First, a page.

Govt can’t, won’t pay Sh7.2bn consultancy fees

August 28, 2013 2:41 pm
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Health Cabinet Secretary James Macharia said the government had decided not to pay the ludicrous amount because it amounted to misuse of hard earned public funds/FILE
Health Cabinet Secretary James Macharia said the government had decided not to pay the ludicrous amount because it amounted to misuse of hard earned public funds/FILE
NAIROBI, Kenya, Aug 28 – The government has ordered the National Hospital Insurance Fund (NHIF) not to pay Sh7.2 billion consultancy fees billed for the proposed construction of a hospital in Karen.

In a statement sent to newsrooms on Wednesday, Health Cabinet Secretary James Macharia said the government had decided not to pay the ludicrous amount because it amounted to misuse of hard earned public funds.

Macharia explained that the government had reached its decision after investigating the fees being demanded for the consultancy services.

“The Ministry of Health’s position on the NHIF Karen Hospital project is that we shouldn’t pay, can’t pay and therefore won’t pay the claims for the purported consultancy services which alarmingly now stands at Sh7.2 billion,” he declared.

He at the same time revealed that he had directed the NHIF management and all other parastatals under his ministry, to furnish him with information on projects worth more than Sh10 million.

Among these parastatals are the Kenyatta National Hospital, the Kenya Medical Training College, the Kenya Medical Supplies Agency and the Kenya Pharmacy and Poisons Board.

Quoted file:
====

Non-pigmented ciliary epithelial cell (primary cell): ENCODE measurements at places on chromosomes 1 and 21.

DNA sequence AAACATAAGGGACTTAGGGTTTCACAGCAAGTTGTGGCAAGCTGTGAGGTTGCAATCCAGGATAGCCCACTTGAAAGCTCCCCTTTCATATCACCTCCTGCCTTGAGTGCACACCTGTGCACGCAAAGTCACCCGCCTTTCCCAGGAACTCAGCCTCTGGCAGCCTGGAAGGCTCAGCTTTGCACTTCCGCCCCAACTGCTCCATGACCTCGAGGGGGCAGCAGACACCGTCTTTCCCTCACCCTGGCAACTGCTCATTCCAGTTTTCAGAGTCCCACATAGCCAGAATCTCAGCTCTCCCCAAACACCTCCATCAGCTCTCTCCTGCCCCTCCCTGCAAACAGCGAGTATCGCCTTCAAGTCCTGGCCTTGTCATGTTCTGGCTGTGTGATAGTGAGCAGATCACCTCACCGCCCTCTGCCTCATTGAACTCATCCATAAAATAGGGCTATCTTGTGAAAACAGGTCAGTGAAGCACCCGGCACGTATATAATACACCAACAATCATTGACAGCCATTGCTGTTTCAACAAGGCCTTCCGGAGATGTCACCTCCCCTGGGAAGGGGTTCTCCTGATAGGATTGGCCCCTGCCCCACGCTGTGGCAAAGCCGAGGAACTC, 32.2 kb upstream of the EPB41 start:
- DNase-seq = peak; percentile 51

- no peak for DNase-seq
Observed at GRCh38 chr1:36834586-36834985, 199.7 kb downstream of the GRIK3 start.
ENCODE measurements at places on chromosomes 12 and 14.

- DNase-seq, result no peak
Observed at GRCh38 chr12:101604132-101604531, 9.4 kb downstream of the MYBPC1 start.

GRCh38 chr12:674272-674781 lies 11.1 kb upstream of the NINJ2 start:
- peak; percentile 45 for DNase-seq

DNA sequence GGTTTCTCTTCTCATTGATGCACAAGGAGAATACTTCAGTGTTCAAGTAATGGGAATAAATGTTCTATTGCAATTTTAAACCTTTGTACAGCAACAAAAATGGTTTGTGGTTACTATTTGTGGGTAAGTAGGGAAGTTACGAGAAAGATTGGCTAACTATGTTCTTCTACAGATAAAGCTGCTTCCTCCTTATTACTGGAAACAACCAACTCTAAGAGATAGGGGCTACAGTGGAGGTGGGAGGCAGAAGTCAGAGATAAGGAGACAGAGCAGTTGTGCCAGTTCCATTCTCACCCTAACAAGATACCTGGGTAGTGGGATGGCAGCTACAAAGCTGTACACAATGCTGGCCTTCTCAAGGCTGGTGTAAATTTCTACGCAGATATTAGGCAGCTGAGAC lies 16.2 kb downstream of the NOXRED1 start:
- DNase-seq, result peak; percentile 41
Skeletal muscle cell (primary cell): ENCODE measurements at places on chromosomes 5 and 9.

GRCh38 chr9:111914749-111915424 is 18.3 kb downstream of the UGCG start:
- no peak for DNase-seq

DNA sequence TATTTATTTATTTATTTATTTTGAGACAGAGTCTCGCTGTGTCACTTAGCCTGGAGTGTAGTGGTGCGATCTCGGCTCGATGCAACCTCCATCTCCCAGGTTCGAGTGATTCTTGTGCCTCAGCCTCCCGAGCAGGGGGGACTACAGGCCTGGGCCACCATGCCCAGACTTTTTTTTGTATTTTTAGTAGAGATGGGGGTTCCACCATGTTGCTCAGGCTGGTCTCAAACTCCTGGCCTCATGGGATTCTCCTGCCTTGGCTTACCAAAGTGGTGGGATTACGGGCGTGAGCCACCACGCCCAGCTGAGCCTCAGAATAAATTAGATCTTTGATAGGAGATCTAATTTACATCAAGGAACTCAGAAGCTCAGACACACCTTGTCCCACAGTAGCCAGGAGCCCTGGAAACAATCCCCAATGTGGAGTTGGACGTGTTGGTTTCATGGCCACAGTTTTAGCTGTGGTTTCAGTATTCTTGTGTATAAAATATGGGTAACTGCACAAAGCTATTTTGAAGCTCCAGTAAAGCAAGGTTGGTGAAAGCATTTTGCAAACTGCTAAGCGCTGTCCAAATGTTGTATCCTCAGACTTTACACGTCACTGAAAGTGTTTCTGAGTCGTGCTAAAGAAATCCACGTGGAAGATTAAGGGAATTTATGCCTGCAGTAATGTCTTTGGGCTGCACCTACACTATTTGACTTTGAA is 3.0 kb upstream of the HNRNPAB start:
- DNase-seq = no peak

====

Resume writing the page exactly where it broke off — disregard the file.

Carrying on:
“These parastatals must submit detailed information on all projects either ongoing, contracted, committed or planned with a value exceeding Sh10 million together with back up information on how they were committed or funded. This information is currently being processed,” he said.

This is not the first controversy the national health fund has attracted after details of how a parking building project ended up costing Sh4 billion up from Sh900 million, emerged out last month.

Last year, details of how the fund paid ghost clinics millions of shillings also emerged leading to the firing of the entire board.

The fund also found itself on the spot over the increment of NHIF rates, which critics argued didn’t justify the services it rendered.

“I also wish to advise that a process to overhaul the NHIF commenced on May 30, this year with the appointment of a taskforce comprising of officials from the Health Ministry with the technical support of the World Bank and others,” he said.

The United States Agency for International Development and the World Health Organisation are also part of the taskforce, which will review the 1998 NHIF Act to ensure it has the ability to deliver its mandate to Kenyans.

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